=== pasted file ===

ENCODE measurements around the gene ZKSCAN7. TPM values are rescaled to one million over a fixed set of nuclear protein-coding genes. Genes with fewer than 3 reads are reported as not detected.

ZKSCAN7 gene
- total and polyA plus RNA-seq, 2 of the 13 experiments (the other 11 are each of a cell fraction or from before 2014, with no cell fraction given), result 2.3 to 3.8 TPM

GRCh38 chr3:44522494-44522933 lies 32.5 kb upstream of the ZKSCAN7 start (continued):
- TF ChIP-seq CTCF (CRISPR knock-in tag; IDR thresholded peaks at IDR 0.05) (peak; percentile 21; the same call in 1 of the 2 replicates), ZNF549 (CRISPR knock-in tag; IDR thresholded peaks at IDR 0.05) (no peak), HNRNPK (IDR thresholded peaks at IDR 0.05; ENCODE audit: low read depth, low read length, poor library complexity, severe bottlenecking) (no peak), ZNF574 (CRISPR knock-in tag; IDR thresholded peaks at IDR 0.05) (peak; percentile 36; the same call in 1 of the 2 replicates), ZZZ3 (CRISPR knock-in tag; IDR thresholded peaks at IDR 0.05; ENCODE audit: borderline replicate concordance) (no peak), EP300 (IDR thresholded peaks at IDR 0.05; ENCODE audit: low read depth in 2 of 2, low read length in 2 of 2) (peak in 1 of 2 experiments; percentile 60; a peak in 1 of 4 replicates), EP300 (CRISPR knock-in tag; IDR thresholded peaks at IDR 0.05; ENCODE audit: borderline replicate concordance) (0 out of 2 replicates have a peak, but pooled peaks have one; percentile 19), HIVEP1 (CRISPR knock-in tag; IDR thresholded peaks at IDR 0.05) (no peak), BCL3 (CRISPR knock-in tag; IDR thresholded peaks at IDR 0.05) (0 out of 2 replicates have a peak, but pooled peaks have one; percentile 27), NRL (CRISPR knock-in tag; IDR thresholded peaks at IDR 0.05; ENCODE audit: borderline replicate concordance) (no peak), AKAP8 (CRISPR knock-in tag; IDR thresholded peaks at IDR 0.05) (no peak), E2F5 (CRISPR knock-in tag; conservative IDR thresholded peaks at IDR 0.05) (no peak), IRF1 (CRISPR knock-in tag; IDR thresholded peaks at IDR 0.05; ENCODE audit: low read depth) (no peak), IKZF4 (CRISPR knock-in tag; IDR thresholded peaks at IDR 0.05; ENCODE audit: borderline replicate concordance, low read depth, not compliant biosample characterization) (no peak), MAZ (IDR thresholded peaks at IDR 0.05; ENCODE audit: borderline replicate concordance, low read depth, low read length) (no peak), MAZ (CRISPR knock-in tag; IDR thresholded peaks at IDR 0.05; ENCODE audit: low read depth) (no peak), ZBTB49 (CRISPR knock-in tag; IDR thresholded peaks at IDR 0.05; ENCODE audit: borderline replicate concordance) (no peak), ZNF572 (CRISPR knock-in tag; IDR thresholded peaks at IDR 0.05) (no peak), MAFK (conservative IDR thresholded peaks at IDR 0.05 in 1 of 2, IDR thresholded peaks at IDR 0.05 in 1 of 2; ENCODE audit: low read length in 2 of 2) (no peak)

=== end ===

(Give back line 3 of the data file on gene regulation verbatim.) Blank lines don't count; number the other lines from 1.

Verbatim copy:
- total and polyA plus RNA-seq, 2 of the 13 experiments (the other 11 are each of a cell fraction or from before 2014, with no cell fraction given), result 2.3 to 3.8 TPM